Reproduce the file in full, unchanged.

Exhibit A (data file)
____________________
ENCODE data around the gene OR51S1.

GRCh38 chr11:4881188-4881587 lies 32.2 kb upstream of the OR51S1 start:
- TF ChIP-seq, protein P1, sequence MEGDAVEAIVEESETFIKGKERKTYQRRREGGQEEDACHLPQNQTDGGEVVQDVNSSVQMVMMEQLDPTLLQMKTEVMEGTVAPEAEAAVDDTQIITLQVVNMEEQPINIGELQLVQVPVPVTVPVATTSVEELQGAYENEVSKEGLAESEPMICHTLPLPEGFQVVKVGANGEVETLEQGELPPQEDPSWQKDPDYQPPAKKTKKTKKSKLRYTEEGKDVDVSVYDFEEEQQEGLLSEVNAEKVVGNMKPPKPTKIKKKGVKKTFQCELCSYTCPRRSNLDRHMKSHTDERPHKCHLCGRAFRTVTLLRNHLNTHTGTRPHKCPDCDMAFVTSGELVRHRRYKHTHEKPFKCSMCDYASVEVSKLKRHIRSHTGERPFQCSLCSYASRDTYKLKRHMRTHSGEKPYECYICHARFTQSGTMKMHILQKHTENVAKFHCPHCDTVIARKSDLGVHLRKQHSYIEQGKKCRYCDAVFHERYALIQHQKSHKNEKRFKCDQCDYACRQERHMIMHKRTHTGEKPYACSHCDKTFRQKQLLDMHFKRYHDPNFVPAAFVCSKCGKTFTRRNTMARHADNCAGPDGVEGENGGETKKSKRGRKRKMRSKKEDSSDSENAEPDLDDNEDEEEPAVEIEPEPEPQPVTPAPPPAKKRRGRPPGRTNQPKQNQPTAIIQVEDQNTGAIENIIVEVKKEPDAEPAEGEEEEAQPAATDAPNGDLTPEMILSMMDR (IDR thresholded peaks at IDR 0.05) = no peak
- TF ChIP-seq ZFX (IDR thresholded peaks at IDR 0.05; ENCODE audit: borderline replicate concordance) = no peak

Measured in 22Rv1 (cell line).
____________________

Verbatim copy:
ENCODE data around the gene OR51S1.

GRCh38 chr11:4881188-4881587 lies 32.2 kb upstream of the OR51S1 start:
- TF ChIP-seq, protein P1, sequence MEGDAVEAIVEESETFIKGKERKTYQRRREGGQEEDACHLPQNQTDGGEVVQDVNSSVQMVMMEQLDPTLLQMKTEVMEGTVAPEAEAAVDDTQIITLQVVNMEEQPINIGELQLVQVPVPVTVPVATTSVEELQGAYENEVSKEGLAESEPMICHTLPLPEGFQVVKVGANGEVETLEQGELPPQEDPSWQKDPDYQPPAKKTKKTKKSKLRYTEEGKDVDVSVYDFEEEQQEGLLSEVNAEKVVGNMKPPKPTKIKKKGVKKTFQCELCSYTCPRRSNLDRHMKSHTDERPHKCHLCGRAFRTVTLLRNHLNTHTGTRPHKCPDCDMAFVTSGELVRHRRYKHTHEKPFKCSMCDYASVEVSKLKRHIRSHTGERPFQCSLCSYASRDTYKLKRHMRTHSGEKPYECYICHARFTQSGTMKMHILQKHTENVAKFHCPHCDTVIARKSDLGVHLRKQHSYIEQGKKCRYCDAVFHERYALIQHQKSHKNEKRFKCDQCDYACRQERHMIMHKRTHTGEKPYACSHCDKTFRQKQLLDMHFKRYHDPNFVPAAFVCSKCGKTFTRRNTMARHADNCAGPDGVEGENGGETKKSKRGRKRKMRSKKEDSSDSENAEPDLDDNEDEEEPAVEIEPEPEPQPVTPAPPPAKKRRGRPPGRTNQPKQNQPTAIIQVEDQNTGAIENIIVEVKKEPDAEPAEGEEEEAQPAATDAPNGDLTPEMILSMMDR (IDR thresholded peaks at IDR 0.05) = no peak
- TF ChIP-seq ZFX (IDR thresholded peaks at IDR 0.05; ENCODE audit: borderline replicate concordance) = no peak

Measured in 22Rv1 (cell line).